It is common for children to be anxious, fearful, nervous and uneasy about “getting back in the water.” It is common for them to express sadness, to be withdrawn, to be quiet, or ironically, to become hyperanimated, distracted and distracting. It is common to find children having trouble sleeping, getting to bed, eating, and they may express nausea, and seek to avoid even familiar activities. Respect this. Accept this, and never tease or try to cajole a child from feeling different than they tell you that they feel. But, give them encouragement that their normal reactions, even when they might seem not so normal to the child, are temporary and that the mood, or the somberness, or the obsessive worry, or the fear, or the sadness, will begin to lift each day.
Encourage children to maintain their Routine, their Schedule, and the Structure of their lives. Bed time, wake time, meal time, study time, tefila time, fun time, are all important to return to, and are part of the adaptive healing which is so necessary following trauma and crisis.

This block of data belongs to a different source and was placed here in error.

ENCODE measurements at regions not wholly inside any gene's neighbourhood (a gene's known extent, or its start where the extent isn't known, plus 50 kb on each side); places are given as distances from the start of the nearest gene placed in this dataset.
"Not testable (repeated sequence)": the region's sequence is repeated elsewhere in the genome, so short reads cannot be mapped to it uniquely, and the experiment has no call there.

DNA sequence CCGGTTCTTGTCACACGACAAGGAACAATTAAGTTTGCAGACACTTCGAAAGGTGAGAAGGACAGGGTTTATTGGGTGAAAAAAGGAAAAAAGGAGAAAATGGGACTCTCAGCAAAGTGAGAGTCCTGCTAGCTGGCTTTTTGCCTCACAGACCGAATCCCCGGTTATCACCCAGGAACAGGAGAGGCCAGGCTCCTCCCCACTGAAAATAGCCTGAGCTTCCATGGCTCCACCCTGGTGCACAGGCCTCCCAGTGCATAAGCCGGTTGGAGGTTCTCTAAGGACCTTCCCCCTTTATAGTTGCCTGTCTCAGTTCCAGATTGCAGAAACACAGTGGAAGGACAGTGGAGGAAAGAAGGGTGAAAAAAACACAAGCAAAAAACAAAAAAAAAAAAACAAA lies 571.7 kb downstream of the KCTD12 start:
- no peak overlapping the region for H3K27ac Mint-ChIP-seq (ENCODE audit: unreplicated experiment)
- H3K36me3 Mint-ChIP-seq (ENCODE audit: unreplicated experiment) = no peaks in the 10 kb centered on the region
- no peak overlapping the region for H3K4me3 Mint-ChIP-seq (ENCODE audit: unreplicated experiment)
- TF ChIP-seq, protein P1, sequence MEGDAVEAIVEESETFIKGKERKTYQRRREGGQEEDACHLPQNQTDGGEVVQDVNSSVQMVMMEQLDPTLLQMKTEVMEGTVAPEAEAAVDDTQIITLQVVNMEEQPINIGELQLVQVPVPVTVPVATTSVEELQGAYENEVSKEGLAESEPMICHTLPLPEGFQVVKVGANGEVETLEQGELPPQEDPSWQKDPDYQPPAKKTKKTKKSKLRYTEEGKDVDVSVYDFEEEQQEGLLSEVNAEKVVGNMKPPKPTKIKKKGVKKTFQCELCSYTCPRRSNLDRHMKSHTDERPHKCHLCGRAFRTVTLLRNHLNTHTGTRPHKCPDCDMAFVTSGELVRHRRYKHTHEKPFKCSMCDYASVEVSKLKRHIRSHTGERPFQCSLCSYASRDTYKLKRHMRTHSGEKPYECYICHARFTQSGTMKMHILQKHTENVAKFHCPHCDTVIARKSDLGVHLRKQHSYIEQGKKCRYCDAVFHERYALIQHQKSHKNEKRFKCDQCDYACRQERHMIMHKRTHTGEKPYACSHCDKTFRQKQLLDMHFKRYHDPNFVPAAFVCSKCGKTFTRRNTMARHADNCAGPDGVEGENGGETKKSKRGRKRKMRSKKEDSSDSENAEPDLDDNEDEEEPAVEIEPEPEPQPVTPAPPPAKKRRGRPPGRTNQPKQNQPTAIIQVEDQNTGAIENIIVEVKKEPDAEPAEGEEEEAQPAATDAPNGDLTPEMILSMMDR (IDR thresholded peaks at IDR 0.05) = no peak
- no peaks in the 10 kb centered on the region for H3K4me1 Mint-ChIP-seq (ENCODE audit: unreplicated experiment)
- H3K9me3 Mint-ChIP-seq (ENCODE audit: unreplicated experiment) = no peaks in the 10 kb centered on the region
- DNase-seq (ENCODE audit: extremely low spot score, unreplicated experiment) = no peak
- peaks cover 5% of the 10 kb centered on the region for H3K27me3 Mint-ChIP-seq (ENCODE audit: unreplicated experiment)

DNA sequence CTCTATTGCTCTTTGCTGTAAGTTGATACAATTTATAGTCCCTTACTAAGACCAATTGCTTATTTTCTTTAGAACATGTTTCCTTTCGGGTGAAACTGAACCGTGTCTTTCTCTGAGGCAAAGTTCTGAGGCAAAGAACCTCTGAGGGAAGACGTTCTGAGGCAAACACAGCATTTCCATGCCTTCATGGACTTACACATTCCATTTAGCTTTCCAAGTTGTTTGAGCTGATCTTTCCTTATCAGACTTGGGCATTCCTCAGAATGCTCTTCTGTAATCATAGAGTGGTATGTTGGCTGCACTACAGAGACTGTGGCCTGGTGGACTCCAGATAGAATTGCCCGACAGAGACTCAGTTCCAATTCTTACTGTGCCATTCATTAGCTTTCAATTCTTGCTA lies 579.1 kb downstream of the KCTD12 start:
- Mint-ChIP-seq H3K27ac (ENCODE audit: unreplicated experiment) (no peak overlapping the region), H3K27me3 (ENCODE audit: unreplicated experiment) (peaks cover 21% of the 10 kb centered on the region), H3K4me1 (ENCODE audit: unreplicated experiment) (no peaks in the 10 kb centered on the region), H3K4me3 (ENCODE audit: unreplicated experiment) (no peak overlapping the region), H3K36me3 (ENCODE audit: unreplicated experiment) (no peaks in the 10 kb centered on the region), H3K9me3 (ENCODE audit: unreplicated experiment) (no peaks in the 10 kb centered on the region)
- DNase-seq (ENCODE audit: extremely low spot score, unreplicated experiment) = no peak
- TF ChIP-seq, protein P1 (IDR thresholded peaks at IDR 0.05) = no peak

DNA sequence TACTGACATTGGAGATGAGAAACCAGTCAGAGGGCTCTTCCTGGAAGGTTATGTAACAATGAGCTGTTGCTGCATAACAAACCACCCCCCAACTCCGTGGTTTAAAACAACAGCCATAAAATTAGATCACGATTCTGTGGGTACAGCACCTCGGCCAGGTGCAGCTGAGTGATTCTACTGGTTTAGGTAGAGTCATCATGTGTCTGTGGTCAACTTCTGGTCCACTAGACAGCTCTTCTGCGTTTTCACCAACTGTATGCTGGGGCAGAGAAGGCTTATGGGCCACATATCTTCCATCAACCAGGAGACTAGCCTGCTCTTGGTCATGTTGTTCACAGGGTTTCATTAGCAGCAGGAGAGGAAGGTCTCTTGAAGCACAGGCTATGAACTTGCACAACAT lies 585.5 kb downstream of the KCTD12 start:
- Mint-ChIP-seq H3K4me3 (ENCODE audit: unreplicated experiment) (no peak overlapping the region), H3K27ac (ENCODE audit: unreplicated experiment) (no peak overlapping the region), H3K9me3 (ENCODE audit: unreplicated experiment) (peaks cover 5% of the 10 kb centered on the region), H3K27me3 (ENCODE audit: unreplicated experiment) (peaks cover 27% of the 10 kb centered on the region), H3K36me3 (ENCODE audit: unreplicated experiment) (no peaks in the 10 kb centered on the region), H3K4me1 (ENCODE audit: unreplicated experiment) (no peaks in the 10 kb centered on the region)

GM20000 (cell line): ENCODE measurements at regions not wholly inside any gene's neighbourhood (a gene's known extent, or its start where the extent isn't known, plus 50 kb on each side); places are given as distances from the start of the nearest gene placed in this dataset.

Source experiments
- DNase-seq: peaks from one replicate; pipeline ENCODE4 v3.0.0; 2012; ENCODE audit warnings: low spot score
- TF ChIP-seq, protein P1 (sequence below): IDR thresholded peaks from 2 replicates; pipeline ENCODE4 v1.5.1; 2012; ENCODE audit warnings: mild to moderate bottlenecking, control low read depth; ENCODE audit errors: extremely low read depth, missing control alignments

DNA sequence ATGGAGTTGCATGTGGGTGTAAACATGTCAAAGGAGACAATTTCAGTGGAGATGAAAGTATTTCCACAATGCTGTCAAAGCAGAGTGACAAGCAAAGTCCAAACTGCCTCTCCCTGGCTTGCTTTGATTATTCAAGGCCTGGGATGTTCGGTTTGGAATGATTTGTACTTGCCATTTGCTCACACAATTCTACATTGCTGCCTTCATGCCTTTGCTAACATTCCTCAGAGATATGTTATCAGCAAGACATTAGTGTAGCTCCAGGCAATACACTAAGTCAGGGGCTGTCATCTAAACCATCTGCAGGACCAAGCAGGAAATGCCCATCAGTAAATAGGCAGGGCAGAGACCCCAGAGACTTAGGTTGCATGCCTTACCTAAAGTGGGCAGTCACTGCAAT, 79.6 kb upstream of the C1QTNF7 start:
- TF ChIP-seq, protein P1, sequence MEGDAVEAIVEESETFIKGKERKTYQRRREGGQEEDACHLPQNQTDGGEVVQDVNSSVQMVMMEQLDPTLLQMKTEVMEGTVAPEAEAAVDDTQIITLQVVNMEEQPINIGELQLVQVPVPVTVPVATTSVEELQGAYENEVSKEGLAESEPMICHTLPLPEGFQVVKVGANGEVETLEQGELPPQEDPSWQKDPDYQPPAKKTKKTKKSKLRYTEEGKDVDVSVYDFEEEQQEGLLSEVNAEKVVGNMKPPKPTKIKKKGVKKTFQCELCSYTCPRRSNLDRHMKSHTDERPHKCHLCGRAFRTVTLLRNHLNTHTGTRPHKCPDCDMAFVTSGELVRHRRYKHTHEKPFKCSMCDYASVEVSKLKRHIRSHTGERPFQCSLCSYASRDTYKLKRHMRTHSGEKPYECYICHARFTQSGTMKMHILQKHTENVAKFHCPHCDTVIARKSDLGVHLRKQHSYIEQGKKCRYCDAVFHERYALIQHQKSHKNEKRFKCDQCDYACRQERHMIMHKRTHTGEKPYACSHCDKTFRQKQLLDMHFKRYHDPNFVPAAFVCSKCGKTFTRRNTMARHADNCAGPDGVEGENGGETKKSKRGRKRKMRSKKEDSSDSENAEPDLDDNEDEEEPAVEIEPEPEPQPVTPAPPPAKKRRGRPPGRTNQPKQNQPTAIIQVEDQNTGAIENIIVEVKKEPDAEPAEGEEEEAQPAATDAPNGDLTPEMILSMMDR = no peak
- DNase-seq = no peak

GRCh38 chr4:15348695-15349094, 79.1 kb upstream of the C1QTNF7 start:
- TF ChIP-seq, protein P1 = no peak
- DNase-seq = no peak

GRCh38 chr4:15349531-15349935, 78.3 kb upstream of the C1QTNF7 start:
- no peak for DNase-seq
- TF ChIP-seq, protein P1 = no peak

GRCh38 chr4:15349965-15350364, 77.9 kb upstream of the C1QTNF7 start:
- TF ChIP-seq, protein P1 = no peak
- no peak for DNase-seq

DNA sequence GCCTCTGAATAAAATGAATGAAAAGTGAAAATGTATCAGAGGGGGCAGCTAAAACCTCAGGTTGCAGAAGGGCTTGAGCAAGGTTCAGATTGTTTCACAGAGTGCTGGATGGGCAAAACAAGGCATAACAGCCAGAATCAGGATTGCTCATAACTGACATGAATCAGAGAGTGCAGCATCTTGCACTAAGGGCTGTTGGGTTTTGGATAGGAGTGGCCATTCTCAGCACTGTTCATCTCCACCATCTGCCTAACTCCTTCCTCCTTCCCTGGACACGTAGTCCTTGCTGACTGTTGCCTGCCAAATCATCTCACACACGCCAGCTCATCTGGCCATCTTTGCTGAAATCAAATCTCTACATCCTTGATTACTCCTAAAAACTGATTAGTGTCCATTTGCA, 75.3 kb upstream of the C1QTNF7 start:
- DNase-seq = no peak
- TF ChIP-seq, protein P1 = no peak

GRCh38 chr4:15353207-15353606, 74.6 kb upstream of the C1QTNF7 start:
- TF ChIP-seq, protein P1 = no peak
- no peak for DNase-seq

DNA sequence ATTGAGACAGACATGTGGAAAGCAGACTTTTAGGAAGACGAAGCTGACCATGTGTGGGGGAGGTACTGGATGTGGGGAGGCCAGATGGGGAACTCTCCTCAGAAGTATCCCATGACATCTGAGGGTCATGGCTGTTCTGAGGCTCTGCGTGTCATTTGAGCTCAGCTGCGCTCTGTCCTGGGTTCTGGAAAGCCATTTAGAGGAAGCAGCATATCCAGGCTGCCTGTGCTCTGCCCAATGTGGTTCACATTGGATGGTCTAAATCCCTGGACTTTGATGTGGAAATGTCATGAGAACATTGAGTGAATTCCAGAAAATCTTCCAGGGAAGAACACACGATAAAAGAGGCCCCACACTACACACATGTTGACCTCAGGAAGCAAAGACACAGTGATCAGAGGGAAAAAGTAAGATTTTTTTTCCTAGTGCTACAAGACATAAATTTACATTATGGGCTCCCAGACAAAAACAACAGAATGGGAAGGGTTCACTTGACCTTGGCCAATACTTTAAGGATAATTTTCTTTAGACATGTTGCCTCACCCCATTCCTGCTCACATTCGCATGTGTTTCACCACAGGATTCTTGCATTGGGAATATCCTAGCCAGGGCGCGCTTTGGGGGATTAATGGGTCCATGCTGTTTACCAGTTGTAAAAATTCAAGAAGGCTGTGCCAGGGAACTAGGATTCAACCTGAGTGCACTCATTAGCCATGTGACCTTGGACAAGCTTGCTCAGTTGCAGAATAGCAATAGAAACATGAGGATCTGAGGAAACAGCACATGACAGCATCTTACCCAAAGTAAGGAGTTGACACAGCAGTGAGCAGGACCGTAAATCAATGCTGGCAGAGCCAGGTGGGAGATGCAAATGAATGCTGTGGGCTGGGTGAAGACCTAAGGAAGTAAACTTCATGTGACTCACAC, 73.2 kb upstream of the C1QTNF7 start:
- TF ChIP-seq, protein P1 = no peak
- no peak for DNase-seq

Encourage them to discourage rumors and to refrain from repeating gossip about what happened. If they hear something that they do not know to be true, they should ask you or another trusted adult, rather than just repeating it to others. No one should offer an interpretation as to why this happened to this child, or family.
Recognize that in addition to the mind, the heart and the body is the neshama. The soul is the core of much of our resilience, and it is also the resource for healing and coping. Employ it. Speak about it. Continue to address with your child the role of tefila, of tehilim, of their sedarim. They may feel weaker in those areas during times of distress, or they may have a surge of intensity, wanting to attain sudden spiritual heights by increasing their prayer and learning time. Structure that with moderation, helping them pace themselves. If they pose to you deep spiritual questions, including “why?”, on the one hand, educate them that right now we do not have answers to the why questions, but also educate them that their musings and religious worries are acceptable and if you yourself cannot address them in that dimension, get them to a trusted Torah personality who will and who can.